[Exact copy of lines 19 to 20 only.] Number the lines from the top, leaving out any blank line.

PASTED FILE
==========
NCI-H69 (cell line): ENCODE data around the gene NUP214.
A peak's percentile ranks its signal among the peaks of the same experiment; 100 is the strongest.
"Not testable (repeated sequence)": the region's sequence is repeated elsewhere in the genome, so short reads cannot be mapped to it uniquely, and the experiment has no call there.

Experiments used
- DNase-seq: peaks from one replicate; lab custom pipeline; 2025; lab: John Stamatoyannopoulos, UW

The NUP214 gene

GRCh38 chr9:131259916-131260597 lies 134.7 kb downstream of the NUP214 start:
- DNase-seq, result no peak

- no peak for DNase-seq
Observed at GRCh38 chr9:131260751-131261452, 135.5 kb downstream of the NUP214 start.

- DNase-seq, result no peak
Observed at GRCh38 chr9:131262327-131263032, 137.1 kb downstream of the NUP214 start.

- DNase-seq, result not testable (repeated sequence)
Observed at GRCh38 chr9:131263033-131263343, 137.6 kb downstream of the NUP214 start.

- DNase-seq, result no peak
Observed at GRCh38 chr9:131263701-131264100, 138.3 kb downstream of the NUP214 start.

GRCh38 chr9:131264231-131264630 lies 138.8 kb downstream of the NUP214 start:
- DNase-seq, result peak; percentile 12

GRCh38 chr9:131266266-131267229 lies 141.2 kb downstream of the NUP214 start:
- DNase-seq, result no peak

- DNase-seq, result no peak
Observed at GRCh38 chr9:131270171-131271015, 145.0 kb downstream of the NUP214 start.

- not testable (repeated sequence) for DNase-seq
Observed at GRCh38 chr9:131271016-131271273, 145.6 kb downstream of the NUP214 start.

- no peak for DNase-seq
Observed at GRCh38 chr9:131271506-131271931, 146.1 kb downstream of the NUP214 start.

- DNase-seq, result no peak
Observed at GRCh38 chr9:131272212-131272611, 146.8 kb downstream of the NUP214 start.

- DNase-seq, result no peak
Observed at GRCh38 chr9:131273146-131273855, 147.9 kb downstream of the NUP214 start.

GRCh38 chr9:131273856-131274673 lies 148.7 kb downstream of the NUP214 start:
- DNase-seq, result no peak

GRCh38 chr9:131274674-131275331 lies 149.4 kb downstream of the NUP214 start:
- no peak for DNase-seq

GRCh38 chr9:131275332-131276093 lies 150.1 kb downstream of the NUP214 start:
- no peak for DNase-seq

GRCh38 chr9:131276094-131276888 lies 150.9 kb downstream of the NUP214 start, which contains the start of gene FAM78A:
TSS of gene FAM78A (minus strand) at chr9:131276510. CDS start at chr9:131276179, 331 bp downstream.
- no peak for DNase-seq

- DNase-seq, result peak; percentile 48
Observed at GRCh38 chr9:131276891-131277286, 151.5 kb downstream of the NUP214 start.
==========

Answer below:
GRCh38 chr9:131266266-131267229 lies 141.2 kb downstream of the NUP214 start:
- DNase-seq, result no peak